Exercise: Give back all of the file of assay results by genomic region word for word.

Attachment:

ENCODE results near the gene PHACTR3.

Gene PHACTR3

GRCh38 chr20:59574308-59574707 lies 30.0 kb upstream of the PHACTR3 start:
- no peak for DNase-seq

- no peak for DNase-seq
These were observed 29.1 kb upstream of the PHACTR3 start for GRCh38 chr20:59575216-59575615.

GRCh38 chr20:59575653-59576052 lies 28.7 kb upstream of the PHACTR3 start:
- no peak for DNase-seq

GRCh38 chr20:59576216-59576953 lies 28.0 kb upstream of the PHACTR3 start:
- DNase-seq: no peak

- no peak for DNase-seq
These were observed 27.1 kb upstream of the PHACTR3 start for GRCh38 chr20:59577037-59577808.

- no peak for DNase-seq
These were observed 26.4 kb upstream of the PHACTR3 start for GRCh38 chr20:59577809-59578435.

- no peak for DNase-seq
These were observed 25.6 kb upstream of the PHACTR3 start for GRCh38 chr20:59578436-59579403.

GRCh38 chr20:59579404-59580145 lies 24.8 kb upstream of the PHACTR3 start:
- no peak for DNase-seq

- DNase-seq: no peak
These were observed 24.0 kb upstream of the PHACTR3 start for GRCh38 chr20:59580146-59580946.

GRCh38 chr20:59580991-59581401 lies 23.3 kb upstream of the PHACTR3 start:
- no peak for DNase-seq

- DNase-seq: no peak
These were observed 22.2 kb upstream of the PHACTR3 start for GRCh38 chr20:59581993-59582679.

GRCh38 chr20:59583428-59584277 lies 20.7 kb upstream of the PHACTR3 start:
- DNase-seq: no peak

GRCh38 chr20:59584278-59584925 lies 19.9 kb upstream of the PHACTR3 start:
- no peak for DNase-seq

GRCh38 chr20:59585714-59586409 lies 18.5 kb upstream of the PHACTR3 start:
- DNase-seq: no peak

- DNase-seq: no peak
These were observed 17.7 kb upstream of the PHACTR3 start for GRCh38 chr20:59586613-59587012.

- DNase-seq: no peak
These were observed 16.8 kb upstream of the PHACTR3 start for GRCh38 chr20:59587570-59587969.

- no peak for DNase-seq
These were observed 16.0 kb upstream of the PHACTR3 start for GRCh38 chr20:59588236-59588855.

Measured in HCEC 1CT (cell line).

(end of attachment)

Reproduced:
ENCODE results near the gene PHACTR3.

Gene PHACTR3

GRCh38 chr20:59574308-59574707 lies 30.0 kb upstream of the PHACTR3 start:
- no peak for DNase-seq

- no peak for DNase-seq
These were observed 29.1 kb upstream of the PHACTR3 start for GRCh38 chr20:59575216-59575615.

GRCh38 chr20:59575653-59576052 lies 28.7 kb upstream of the PHACTR3 start:
- no peak for DNase-seq

GRCh38 chr20:59576216-59576953 lies 28.0 kb upstream of the PHACTR3 start:
- DNase-seq: no peak

- no peak for DNase-seq
These were observed 27.1 kb upstream of the PHACTR3 start for GRCh38 chr20:59577037-59577808.

- no peak for DNase-seq
These were observed 26.4 kb upstream of the PHACTR3 start for GRCh38 chr20:59577809-59578435.

- no peak for DNase-seq
These were observed 25.6 kb upstream of the PHACTR3 start for GRCh38 chr20:59578436-59579403.

GRCh38 chr20:59579404-59580145 lies 24.8 kb upstream of the PHACTR3 start:
- no peak for DNase-seq

- DNase-seq: no peak
These were observed 24.0 kb upstream of the PHACTR3 start for GRCh38 chr20:59580146-59580946.

GRCh38 chr20:59580991-59581401 lies 23.3 kb upstream of the PHACTR3 start:
- no peak for DNase-seq

- DNase-seq: no peak
These were observed 22.2 kb upstream of the PHACTR3 start for GRCh38 chr20:59581993-59582679.

GRCh38 chr20:59583428-59584277 lies 20.7 kb upstream of the PHACTR3 start:
- DNase-seq: no peak

GRCh38 chr20:59584278-59584925 lies 19.9 kb upstream of the PHACTR3 start:
- no peak for DNase-seq

GRCh38 chr20:59585714-59586409 lies 18.5 kb upstream of the PHACTR3 start:
- DNase-seq: no peak

- DNase-seq: no peak
These were observed 17.7 kb upstream of the PHACTR3 start for GRCh38 chr20:59586613-59587012.

- DNase-seq: no peak
These were observed 16.8 kb upstream of the PHACTR3 start for GRCh38 chr20:59587570-59587969.

- no peak for DNase-seq
These were observed 16.0 kb upstream of the PHACTR3 start for GRCh38 chr20:59588236-59588855.

Measured in HCEC 1CT (cell line).